In their accounting year 2020/21 – The Royal Mint returned a net profit after 2 years of losses – but accounts show there could be trouble ahead.
The most recent accounts show revenue of just over £1 billion pounds, but with costs at just under £1 billion – net profit of less than £10 million should be a disappointment for an international mint with a national monopoly.
60% of revenue comes from overseas – whilst the accounts don't separate UK and international cost of sales – it is likely that the UK business is seeing large losses year on year.
With every new coin release there is a large cost that must be exceeded by the revenue generated by that coin, in order to return a profit.
Going back a few years, the 2015 75th Anniversary of the Battle of Britain 50p coin pack sold 35,199 units with additional revenue also coming from the coins inclusion in the 2015 Annual Coin Set. (17,897 units as standard BU)
3 years later, instead of one 50p as part of the Annual set and an individual coin pack – 2018 saw 8 new 50p coins released, 1 included in the 2018 Annual Coin Set and 8 as individual packs.
As you can imagine, the costs of designing and producing packaging for each coin are not insignificant – and it's likely to have been 8 times higher for 50p coins than it was in 2015.
The average sales of Royal Mint packs was 39,430 units of each – which is a very good total, but in the 2018/19 accounts year – with that level of sales, The Royal Mint made a £3 million loss after tax.
The Royal Mint plan to strike 17 different 50p coins to be sold in 17 different individual packs.
Costs of production will be in the region of twice as much as they were in 2018 – when a £3m loss was reported.
The question of expected unit sales per coin and as an average can only be estimated at this time – although it will be available to The Royal Mint now for coins released earlier this year and as projections for those recently released or in plan.
As an example - in 2019 the first coin in the Innovation in Science series (Stephen Hawking 50p) was released, Coin Hunter sold 750 units on release. The reach of the Coin Hunter brand is significantly less than The Royal Mint, who we expect would have sold many thousands of coin packs on release day.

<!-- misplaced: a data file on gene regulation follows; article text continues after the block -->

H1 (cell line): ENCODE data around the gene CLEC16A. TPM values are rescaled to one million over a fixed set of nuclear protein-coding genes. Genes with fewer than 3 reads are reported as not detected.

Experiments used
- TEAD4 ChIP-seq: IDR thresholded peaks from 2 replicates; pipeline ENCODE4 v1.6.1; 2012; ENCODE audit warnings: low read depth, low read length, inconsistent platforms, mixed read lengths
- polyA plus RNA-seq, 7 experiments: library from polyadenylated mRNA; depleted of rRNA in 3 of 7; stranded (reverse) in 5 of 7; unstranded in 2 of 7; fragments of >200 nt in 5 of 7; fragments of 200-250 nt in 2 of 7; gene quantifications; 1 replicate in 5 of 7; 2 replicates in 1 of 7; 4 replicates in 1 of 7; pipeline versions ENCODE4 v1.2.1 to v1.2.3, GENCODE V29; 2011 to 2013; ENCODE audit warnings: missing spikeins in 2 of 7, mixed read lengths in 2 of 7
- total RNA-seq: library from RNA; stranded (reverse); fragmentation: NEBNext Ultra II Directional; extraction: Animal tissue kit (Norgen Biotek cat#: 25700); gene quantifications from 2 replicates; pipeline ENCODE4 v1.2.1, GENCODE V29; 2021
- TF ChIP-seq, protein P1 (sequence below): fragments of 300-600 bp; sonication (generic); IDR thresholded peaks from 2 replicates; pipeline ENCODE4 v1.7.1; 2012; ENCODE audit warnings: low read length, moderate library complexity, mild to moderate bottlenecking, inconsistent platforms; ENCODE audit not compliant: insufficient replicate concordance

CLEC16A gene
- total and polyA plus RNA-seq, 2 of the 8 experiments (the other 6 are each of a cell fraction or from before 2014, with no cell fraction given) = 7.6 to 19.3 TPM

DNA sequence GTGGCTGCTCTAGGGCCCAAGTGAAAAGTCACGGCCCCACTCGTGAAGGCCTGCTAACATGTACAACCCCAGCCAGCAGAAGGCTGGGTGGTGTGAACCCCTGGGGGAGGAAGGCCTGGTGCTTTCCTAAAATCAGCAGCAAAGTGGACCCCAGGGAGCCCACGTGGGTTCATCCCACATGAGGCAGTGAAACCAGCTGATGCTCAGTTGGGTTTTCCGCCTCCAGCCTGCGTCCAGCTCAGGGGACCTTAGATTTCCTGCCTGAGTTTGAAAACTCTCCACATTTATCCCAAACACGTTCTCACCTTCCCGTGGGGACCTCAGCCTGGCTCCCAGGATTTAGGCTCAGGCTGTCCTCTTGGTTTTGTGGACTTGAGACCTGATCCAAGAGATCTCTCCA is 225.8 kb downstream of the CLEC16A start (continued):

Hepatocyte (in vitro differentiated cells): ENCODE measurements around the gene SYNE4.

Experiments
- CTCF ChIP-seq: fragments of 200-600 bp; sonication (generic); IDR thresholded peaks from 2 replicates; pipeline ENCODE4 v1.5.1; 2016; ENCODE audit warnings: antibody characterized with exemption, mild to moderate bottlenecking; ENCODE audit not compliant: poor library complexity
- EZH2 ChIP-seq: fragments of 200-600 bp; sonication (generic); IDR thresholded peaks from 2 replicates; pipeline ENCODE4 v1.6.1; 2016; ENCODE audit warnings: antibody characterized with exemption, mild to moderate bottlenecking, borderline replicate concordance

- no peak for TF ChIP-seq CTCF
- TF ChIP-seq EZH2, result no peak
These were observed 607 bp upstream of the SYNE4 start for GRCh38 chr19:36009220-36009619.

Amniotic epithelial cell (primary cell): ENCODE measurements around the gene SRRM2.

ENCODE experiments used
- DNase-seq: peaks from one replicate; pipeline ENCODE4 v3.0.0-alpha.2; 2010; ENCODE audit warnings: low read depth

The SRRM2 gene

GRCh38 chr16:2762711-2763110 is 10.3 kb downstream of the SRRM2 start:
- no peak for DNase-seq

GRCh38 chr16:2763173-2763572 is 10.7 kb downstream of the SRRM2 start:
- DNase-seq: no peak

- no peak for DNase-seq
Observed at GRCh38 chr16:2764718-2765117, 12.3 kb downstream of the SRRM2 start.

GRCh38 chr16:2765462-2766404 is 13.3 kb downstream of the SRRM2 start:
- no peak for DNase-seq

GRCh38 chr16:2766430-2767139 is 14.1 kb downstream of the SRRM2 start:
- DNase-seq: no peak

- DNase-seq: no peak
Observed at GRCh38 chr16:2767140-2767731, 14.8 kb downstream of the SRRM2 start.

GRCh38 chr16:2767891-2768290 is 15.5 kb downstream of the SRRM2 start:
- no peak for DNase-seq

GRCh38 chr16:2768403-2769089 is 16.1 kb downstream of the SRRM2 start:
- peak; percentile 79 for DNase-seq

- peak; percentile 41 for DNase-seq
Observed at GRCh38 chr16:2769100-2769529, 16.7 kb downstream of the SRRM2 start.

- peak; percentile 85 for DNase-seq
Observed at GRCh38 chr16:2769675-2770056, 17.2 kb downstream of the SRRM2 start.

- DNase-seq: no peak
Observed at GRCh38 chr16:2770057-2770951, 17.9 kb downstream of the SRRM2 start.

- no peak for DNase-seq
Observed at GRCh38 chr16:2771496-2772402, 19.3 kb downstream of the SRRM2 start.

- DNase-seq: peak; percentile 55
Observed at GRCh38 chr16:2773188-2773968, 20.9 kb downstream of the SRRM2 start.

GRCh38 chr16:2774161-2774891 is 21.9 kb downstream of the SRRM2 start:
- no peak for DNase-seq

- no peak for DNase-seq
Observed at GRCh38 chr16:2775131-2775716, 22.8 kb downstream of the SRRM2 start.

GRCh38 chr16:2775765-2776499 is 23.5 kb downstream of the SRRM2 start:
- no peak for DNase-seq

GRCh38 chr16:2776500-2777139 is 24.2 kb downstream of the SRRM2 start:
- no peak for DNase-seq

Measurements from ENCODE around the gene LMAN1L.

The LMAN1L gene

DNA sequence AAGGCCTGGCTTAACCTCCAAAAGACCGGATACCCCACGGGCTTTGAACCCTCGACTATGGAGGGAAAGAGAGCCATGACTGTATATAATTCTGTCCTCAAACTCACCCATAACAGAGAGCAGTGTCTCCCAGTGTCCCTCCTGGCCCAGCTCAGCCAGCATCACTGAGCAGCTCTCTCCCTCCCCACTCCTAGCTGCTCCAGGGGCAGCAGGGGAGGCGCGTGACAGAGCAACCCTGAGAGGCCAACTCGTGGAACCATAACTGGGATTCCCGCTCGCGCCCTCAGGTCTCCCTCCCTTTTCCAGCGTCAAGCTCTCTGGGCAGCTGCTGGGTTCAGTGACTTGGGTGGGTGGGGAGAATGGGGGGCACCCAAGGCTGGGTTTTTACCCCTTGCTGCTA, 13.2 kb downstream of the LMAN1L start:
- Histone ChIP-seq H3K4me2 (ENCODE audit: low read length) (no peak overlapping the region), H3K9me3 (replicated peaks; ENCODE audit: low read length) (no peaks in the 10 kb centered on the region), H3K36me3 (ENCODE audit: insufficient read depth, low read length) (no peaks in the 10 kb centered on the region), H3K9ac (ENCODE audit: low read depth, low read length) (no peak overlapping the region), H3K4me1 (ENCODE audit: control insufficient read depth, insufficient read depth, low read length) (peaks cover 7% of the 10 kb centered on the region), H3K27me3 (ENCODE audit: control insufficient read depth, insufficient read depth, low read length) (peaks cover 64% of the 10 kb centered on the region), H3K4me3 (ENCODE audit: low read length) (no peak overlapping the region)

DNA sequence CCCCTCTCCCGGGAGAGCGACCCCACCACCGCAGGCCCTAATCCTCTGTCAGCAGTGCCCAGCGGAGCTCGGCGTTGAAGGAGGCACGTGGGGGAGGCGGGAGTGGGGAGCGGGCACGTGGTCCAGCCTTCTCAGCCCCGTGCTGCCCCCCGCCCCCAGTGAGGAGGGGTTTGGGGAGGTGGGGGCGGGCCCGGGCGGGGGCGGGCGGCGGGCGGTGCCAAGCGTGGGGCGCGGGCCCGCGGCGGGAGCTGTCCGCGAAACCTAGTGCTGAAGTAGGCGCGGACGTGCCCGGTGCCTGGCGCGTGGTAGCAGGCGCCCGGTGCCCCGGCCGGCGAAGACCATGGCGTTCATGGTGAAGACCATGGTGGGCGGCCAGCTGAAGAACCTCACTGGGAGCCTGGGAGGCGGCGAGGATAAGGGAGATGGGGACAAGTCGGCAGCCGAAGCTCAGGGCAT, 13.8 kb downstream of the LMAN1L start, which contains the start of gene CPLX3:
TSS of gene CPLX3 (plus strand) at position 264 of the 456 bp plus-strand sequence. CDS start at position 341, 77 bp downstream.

In 2022 the last coin in the Innovation in Science series was released (Alan Turing 50p), Coin Hunter sold 0 units on release (as we no longer purchase from The Royal Mint). The Royal Mint sold 2,500 units in the first 24 hours (direct sales via The Royal Mint website).
As we have seen with the 2022 Birmingham Commonwealth Games 50p coins – most sell on release day and sales quickly fall to very low levels after that.
Increasing costs of raw materials and the sheer number of different coins now being produced each year make the UK commemorative coin model employed by The Royal Mint unprofitable – even in a full monopoly marketplace.
The Royal Mint further increase their UK losses by making an alternative product available to official partners such as The Westminster Collection (288 Group Limited) and The Koin Club (Koin Limited).
Sales of loose BU coin in cards impact the sales of the packaging produced by The Royal Mint.
In 2018, 750,000 BU 50ps were sold to 288 Group at a nominal cost estimated to be in the region of 70p per coin. This represents an average of 107,838 of each 50p struck dated 2018.
So just 26.8% of the 2018 50p coins were purchased as Royal Mint coin packs, the remaining 73.2% were packaged in Change Checker cards.
The Royal Mint will work very hard to make year on year losses in the UK commemorative coin market – but they will be supported by HM Treasury as the owner.
It is likely the delivery times of new releases will continue to slip as production pressures increase and customer satisfaction declines.
This will result in an overall market decline which will further compound the issue – this is expected to lead to increasing losses as sales revenue drops and production costs remain static or rise.
The Royal Mint will continue in its current role long after any other business seeking profit would have closed – or at least as long as HM Government require domestic coin production for circulation.
The simple answer is "Yes", but the realistic answer is "No" - because the current structure at The Royal Mint is not flexible and management refuse to embrace change.
Looking at recent accounts, in my opinion it is only bullion / overseas sales that are keeping the financials from looking very poor indeed.
Circulating coin revenue is also likely to be hiding the dire state that the commemorative coin division is facing.